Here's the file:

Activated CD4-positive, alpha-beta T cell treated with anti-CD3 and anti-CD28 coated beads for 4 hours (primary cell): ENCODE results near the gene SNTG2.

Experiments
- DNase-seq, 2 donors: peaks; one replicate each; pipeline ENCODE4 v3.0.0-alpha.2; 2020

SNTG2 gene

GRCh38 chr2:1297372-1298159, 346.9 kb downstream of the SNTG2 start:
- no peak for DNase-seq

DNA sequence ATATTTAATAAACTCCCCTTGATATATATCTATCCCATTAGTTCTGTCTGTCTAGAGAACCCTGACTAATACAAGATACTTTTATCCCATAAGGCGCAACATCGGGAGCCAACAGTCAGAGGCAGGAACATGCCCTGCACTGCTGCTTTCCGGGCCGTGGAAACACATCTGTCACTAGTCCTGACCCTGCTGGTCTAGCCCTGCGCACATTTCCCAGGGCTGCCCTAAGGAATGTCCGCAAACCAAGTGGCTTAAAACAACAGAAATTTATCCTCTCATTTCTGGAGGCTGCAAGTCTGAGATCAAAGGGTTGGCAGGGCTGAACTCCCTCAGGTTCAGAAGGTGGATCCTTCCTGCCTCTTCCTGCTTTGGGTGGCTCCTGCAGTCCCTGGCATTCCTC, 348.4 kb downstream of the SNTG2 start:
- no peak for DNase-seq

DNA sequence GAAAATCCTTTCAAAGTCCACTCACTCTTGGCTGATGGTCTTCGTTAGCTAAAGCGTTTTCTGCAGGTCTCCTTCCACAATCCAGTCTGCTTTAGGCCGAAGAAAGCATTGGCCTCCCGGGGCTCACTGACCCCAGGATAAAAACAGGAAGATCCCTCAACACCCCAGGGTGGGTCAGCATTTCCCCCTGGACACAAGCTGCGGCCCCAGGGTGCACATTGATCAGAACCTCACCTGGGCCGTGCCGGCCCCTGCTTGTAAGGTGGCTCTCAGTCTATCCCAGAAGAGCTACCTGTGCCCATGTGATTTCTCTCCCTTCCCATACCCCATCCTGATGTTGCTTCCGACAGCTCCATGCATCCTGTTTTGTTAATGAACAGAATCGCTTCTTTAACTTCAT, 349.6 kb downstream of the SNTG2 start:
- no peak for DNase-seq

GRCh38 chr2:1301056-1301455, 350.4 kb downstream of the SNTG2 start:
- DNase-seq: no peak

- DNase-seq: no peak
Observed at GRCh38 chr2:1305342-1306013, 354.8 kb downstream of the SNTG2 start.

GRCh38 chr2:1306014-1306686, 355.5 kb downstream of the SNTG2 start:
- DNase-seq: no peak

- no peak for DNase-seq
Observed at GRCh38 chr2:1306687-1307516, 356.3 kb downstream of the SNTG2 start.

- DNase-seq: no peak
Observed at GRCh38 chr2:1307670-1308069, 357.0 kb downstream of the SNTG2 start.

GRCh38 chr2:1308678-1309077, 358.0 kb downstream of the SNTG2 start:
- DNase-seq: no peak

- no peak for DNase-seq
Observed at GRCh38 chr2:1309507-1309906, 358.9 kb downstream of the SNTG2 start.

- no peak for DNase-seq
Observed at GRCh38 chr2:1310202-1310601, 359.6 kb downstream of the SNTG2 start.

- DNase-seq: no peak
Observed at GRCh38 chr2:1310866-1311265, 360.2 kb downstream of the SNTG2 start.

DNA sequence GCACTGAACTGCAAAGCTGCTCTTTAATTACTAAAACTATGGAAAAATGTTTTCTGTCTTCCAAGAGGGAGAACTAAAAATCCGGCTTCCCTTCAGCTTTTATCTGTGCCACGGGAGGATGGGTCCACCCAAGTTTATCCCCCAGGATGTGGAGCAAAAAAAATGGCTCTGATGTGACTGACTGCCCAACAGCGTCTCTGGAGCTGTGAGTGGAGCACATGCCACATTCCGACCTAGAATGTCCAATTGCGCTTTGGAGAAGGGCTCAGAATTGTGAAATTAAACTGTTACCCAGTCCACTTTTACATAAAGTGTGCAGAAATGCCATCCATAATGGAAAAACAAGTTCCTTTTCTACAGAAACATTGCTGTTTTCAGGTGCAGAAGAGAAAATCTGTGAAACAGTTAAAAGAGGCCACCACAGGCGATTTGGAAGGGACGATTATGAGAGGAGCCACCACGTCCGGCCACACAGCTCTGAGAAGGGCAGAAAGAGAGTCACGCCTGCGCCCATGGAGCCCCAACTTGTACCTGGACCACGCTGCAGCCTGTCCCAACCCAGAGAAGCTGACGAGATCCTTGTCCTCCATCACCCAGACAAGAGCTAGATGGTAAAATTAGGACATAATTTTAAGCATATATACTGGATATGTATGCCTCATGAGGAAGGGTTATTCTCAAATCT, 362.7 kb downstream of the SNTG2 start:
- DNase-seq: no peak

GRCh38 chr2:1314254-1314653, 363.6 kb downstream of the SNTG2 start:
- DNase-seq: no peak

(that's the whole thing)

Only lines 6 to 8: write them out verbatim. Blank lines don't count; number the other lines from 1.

- no peak for DNase-seq

DNA sequence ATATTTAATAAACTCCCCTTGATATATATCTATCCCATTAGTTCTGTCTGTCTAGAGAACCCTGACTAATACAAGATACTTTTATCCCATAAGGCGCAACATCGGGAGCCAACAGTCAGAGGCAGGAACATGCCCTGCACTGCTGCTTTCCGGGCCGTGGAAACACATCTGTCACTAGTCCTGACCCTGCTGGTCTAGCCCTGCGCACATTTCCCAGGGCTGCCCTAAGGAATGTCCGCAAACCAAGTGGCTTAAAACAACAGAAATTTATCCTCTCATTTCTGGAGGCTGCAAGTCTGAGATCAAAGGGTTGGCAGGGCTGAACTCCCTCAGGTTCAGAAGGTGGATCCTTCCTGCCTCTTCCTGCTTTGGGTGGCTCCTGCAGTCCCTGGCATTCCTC, 348.4 kb downstream of the SNTG2 start:
- no peak for DNase-seq